Even after a proper debunking, myths and misconceptions have a lingering stickiness, hanging around like gum on the bottom of a shoe. If enough people believe in Sasquatch, or that lightning can never strike the same spot twice, myths blend with reality and it gets nearly impossible to reverse course.
While we may not be scientifically qualified to disprove the existence of Bigfoot, we can shatter some of the most egregious misconceptions about online learning. Hold onto your hats, folks.
1. Nobody takes online classes. 6.3 million students would vehemently disagree with this statement. In fact, online student enrollment is rising at public and private institutions.
2. You can’t ask questions online. Au contraire, you certainly can – and should – ask questions online. You can do so any time you’re unclear or feeling lost. Many faculty members hold dedicated virtual office hours and make themselves readily available through email or phone.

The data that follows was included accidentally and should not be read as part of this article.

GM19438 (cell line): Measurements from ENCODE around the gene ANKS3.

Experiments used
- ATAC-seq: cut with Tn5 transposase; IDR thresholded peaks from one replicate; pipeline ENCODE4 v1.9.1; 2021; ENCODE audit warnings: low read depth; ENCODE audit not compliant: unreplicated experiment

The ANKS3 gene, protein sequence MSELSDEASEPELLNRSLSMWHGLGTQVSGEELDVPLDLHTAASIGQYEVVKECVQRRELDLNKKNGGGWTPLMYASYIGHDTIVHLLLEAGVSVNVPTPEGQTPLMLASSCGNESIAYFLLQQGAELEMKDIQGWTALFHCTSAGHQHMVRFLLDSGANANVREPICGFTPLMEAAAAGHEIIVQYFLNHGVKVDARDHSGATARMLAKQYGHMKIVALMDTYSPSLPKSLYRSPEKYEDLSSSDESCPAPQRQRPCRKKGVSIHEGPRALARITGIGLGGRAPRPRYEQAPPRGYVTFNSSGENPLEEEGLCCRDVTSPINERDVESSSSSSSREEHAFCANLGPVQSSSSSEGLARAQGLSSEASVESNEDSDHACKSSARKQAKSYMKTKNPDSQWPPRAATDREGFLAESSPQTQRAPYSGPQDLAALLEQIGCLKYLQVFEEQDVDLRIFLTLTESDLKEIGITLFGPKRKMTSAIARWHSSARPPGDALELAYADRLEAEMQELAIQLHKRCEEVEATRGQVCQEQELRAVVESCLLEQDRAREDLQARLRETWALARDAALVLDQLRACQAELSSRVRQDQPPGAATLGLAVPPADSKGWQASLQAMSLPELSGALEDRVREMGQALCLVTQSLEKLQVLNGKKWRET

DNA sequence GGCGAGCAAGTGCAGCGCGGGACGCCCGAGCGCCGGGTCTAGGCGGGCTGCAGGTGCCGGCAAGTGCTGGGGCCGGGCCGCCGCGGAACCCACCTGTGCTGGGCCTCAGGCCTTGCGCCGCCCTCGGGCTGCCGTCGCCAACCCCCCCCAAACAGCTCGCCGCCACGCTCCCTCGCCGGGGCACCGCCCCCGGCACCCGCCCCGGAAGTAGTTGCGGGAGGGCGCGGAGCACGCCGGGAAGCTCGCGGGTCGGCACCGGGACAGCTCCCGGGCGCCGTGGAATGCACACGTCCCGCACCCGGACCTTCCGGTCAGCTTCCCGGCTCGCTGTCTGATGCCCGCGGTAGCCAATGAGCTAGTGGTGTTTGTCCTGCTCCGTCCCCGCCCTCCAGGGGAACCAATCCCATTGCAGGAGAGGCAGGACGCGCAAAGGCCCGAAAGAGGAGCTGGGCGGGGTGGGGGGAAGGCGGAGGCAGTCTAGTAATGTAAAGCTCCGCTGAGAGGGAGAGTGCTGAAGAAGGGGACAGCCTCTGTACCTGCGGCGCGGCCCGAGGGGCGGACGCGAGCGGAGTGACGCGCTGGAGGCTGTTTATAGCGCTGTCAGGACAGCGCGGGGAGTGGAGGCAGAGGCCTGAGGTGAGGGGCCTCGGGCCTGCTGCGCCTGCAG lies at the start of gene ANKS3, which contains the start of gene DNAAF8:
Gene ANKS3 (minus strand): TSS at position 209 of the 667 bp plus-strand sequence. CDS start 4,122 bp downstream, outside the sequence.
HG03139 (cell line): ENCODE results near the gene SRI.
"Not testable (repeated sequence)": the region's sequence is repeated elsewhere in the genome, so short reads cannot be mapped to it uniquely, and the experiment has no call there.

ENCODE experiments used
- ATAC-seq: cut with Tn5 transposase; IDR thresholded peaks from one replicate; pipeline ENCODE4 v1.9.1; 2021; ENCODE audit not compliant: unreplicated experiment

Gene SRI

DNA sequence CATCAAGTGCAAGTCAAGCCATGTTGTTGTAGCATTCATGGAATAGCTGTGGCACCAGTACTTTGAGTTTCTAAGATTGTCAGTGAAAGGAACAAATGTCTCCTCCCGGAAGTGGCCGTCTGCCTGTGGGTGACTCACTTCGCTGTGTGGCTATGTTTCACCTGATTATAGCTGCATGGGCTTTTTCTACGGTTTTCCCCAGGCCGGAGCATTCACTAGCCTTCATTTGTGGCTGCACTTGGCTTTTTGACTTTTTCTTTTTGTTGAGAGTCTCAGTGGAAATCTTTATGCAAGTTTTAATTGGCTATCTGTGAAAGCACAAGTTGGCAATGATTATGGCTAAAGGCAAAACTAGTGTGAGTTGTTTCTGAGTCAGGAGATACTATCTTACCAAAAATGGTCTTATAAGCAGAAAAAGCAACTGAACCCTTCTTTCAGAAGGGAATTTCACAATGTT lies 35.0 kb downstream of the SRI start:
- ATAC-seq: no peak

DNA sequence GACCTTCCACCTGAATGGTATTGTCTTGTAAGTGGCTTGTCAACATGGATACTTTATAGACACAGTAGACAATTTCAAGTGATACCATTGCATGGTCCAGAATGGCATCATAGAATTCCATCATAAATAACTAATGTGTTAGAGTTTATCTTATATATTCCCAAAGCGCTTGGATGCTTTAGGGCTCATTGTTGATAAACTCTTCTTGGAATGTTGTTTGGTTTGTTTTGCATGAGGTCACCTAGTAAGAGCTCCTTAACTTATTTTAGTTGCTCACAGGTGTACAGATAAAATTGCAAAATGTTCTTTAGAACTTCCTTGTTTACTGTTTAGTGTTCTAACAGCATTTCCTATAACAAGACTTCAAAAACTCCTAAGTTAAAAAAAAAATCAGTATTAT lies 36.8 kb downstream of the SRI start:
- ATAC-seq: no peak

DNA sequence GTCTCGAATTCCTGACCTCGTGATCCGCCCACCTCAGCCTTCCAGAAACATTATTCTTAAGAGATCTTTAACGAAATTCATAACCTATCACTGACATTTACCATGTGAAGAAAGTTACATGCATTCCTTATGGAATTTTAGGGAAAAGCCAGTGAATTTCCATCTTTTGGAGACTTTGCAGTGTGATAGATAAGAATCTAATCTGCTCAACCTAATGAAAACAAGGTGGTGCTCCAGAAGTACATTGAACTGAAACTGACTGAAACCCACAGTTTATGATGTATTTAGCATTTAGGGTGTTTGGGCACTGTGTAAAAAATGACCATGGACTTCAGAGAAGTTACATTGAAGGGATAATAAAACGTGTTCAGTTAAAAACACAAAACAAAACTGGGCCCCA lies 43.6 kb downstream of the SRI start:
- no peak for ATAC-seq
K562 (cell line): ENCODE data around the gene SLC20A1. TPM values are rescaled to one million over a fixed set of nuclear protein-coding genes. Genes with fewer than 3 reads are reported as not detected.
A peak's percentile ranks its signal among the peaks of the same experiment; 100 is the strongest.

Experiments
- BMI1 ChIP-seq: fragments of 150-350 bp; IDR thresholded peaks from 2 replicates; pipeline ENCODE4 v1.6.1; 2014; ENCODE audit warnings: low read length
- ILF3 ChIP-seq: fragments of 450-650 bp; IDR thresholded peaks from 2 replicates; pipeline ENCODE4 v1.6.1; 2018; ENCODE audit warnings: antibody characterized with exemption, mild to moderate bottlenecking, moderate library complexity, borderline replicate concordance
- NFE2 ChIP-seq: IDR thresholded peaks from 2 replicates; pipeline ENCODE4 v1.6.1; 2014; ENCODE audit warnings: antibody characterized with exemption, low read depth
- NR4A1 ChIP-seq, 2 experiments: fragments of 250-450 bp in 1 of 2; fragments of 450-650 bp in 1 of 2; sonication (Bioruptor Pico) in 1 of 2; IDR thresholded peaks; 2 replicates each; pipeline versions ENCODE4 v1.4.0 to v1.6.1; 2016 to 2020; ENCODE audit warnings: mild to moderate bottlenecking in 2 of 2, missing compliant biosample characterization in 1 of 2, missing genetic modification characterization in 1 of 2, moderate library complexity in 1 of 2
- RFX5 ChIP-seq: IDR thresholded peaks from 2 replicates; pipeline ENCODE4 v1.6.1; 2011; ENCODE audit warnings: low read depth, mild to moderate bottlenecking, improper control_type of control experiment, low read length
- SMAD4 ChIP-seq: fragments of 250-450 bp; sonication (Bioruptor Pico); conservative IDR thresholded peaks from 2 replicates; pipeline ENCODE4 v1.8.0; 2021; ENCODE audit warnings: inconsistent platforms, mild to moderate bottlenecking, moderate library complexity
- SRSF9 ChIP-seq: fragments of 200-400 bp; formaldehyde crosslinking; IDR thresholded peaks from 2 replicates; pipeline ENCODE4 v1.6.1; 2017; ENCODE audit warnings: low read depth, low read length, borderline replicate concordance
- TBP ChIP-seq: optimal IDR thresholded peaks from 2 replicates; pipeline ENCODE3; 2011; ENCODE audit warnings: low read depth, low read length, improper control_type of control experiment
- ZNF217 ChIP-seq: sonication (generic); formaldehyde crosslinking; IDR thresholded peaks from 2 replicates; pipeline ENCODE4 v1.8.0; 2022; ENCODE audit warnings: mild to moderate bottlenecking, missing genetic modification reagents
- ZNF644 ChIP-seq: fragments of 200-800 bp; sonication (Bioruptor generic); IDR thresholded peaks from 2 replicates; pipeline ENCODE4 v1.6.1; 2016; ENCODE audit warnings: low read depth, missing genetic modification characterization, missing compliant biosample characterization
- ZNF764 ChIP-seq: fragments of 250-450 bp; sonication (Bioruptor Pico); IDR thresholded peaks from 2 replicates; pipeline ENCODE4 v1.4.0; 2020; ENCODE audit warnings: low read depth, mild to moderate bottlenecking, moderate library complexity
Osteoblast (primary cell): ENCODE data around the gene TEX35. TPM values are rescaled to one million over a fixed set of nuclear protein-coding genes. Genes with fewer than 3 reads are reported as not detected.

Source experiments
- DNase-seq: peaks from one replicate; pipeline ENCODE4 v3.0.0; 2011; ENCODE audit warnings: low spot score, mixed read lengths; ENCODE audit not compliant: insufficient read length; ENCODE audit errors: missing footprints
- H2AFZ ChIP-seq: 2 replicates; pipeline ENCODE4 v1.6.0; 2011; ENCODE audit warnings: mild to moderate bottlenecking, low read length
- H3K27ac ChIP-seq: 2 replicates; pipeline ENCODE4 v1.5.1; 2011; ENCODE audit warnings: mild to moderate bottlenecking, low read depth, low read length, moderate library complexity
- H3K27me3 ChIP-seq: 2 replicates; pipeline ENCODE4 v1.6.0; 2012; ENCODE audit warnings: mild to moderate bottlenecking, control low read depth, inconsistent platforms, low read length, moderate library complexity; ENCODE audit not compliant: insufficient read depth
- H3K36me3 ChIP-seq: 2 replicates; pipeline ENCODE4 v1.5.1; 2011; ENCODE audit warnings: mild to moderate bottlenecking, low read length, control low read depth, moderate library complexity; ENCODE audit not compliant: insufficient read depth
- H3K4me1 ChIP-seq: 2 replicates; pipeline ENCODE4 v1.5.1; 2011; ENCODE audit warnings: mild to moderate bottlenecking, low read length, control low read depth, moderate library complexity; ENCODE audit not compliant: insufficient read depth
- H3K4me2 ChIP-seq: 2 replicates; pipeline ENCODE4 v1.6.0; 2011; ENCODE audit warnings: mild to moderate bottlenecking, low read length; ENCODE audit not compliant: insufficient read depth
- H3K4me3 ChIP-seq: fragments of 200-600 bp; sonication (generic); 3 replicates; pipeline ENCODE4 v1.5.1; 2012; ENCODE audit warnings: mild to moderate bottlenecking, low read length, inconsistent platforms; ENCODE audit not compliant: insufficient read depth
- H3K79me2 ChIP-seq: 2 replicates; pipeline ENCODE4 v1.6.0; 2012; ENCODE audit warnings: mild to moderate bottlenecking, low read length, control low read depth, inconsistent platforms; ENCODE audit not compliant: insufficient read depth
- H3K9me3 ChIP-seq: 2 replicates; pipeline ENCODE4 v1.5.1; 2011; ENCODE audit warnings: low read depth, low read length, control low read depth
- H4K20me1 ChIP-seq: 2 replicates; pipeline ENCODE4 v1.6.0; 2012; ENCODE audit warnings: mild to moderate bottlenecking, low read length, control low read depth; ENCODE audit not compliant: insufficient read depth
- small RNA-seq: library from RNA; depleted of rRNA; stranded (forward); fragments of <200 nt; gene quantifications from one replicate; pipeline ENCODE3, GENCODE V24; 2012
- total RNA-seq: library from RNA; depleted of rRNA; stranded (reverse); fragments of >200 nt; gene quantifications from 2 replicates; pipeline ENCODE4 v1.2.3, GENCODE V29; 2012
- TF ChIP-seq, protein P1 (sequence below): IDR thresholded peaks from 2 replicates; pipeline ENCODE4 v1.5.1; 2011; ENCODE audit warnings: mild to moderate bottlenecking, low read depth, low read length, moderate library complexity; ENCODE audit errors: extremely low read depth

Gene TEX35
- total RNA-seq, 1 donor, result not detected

3. Employers prefer to hire those who attend campus-based classes. This may have been true in the past, but as their popularity increases, the stigma with online degrees has waned. Accredited, well-known programs carry more weight than lesser-known options, much like traditionally earned diplomas.
4. There’s not as much financial aid for online programs. You’ll be happy to hear that this is simply and categorically untrue. There’s just as much financial aid available for online programs as for on-campus programs. Here’s where you can review the financial aid options at Regis.
5. There’s no pace to online classes. The biggest difference in the pace of an online class is established by you and not by a faculty member. This is cause to rejoice, is it not?
The best way to change your mindset about online courses is to sign up for one and experience it for yourself. Talk to one of our admissions counselors about how our online learning options can fit into your life, or, fill out your application here.
Inspired by the flexibility of our online classes? See how you can earn a $500 #RegisInspired scholarship.